My mum taught me how to knit and crochet (and sew!) when I was really young, and I always dabbled in crafty things. After a long break from anything yarn related, I was at a really stressful job and was finding it difficult to stop thinking about work in the evenings. I had also recently moved back to the UK and brought some peach mohair and knitting needles from my mum’s house with me. I just started knitting – no pattern, the wrong size needles, I didn’t even sketch out what I wanted to make. I just started knitting. The focus shifted from worrying about the day ahead to thinking about how to solve my next knitting conundrum. Do I remember how to cast off? How do you shape a neckline? Is this going to fit? It didn’t matter, because it was something different to my 9-5 to think about, and at that time that’s what I needed. The peach mohair jumper was a giant failure. Too dense, a weird shape, made me look like a blob and it was insanely scratchy. So I frogged it. If you have ever unravelled mohair, you know that’s not an easy task. Long story short, that was over 10 years ago, and I basically haven’t put down the yarn since!
You’re a mum and all of us parents know how hard it can be to balance parenting with crafting and designing. How do you manage your time in order to find moments in the day to run Knit Safari?
I use a project management tool for my longer term Knit Safari goals, plus I write a to do list in my notes app every Sunday night for the week ahead for my day-to-day life, from housework and food prep to social media content and pattern development, and try to focus on those tasks that day (but also not beat myself up when I don’t tick it all off!) Some days, I get nothing done. Other days, I’m super productive and tick everything off. It’s always a juggling act, and I’m still learning how to balance mum-me with yarn-me.
What’s been your proudest moment as a designer?
I pitch ideas to magazines and publications constantly, and a design kept getting rejected. Lockdown happened in the U.K., and I had a gap in my project calendar, so I decided to just do it. The response has been absolutely incredible and has made me realise that I need to back myself more!
I really love seeing your experimental makes pop up on the feed – your loopy cardigan is dreamy – but have you ever had any times where you’ve had a good idea for a project in your head that didn’t turn out the way you wanted in real life?
Well to be honest, not since my peach mohair saga! I pin loads of ideas on various Pinterest boards constantly from shapes to colour trends to stitches, I sketch things and draw size schematics before starting a project (ok not always…) and I don’t tend to unravel things because it’s all mapped out at the start. I learnt from my transgressions – frogging mohair was the kick up the butt I needed!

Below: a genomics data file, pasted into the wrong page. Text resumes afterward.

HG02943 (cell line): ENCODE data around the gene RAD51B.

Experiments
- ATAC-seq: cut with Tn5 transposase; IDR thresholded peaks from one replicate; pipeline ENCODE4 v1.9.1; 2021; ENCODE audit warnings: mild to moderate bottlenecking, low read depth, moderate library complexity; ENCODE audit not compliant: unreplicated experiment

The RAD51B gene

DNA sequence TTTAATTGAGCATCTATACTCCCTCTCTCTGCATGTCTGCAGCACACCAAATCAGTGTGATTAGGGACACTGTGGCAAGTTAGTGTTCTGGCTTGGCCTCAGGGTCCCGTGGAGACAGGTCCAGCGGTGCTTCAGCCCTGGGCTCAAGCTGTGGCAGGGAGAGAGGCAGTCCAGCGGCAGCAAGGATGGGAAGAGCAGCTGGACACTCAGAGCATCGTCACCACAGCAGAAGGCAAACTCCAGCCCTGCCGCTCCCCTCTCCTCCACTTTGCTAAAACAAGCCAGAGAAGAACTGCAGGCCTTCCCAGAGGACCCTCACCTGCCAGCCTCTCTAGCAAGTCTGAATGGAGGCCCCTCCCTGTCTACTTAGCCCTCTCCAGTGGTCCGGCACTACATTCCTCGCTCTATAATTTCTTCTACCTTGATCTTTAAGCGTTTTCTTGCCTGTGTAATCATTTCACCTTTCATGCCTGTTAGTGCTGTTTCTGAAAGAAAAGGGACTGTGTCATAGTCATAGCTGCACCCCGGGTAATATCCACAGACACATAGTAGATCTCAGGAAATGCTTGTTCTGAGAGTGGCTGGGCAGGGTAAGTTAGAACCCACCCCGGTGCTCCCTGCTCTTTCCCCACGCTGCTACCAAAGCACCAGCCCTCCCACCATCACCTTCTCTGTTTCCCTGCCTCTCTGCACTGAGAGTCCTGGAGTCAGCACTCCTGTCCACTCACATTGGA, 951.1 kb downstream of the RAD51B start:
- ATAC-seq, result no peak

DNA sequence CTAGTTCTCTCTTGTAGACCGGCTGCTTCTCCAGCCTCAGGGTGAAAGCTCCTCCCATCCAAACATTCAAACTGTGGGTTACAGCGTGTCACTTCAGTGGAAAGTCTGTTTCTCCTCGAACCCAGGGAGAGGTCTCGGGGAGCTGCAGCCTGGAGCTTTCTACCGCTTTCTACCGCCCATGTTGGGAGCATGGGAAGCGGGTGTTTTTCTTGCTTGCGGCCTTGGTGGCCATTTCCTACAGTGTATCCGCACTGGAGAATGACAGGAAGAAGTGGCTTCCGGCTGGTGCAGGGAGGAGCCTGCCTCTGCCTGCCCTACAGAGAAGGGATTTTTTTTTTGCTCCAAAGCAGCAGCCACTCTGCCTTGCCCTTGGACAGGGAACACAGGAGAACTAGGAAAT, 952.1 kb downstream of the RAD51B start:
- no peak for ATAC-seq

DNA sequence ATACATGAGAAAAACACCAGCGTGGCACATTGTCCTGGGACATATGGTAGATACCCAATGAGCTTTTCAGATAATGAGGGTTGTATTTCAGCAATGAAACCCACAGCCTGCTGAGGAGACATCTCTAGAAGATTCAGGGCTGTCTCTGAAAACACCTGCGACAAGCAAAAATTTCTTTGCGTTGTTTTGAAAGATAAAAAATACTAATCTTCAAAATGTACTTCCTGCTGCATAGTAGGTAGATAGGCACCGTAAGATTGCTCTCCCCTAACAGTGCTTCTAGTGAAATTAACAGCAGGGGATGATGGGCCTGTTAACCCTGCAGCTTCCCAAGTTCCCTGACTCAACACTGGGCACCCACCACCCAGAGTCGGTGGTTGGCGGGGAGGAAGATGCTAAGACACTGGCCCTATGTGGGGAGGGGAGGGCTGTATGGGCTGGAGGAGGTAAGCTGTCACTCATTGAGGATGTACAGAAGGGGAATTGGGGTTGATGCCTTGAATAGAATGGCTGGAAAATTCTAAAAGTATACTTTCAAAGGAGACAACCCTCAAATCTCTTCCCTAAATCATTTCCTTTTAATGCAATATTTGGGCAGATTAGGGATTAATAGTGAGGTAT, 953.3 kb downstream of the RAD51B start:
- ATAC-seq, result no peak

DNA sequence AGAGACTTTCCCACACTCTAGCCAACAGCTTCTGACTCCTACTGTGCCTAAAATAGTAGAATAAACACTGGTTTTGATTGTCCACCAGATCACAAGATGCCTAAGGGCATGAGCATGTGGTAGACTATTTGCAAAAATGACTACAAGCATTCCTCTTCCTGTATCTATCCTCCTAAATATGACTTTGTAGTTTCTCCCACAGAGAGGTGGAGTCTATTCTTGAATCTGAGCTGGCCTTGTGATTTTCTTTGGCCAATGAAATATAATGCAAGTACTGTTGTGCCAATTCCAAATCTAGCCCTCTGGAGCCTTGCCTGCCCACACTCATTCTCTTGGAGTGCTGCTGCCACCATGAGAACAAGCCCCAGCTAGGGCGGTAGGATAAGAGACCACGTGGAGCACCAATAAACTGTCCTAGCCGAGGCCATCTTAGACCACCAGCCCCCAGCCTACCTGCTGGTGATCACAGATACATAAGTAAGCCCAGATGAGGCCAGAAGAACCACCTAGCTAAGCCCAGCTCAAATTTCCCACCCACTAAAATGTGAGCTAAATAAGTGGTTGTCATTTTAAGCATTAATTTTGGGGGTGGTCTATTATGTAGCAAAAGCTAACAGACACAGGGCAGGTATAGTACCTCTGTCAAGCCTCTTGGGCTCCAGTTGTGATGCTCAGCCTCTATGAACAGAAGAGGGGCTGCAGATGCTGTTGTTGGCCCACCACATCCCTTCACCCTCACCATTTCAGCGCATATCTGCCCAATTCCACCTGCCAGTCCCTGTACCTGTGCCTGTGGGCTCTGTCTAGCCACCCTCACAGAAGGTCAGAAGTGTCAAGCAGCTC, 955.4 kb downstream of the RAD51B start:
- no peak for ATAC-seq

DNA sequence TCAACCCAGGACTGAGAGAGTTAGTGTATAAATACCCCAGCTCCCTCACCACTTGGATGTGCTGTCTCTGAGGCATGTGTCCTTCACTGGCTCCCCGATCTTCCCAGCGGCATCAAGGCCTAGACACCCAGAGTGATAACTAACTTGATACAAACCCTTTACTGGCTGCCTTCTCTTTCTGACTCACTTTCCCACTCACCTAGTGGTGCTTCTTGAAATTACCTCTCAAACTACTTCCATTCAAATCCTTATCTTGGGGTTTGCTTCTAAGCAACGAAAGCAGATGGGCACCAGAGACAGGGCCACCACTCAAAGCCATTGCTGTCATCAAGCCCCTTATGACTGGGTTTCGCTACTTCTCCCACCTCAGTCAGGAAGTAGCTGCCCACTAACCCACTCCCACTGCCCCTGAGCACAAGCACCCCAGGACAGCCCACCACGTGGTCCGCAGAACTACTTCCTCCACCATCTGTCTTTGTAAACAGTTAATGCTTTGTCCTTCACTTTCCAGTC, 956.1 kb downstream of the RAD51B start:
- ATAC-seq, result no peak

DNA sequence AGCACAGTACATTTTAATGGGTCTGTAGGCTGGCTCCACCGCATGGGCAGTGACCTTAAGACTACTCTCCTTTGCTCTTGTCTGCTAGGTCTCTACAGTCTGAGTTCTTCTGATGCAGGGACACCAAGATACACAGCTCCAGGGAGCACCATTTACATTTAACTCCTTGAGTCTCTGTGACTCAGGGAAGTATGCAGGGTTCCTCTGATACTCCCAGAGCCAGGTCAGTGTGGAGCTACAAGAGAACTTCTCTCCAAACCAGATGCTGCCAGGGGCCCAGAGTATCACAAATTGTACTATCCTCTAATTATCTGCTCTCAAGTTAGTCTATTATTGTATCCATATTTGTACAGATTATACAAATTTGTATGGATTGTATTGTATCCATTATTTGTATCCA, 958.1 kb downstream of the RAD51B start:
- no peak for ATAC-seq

Do you ever suffer from ‘crafter’s block’? How do you get the inspiration back when it hits?
Definitely, we all do. Especially if I’m submitting to a publication and the moodboard and brief is too vague or too specific. I always go to a “palate cleanser” like some knit socks, to let ideas bubble about in the background. Sometimes, not thinking directly about a thing helps you figure our that thing!
Are there any knitting/crochet skills that you’re yet to master?
I have tried everything (I think!) but haven’t done much Tunisian Crochet, and I have to really focus to do intarsia on my knitting machine so now that I don’t have time to focus, that isn’t something I’m doing!
My husband can best be described as ‘baffled in a supportive way’ when it comes to how he feels about my yarn and making addiction! How does Mr. Safari deal with the mountains of yarn in your house and does he know how to knit?
Yarnia (my stash) is in the “chalet” (our garden shed!) so it’s sort of hidden away, in giant plastic tubs. Sometimes I’ll get a bunch of yarn support deliveries all at once and he raises a brow, but he is super duper supportive and has made some design suggestions recently that have made things go from blah to wow.
Whats your favourite yarn composition to work with? How about a yarn type that makes you see red?
I love all types of yarn! I’ve seen some rose and mint fibre recently that looks fun to use, but I don’t know how to spin my own yarn so that’s out of the picture for me right now.
Regarding social media, how important is it to be yourself? Do you think sharing your real-life persona is important when running a brand or should us designers put a lid on it and focus on the crafting?
For me, personally, it’s another balancing act! Do I pick the most flattering photos for the grid that don’t show my undereye bags or grey hairs or flabby bits? Of course! Do I also share the explosion of toys, the after-exercise schvitz, or the non-yarn things I do in stories? Absolutely.
Okay, for the last question we’ve got a bit of a Desert Island Knits situation: which four crafty bits & bobs would you need if you were stranded on an island Wilson and Tom Hanks style?
Oh… hmmm… some circular knitting needles, some good scissors, a crochet hook, (maybe 6-8mm?) and I can’t think of a fourth! Maybe a giant bale of cotton/silk blend yarn? Like enough to knit some glam tropical island outfits while I wait to be rescued. Would that be allowed? 🙂
Thank you so much for letting me interview you, Tiam!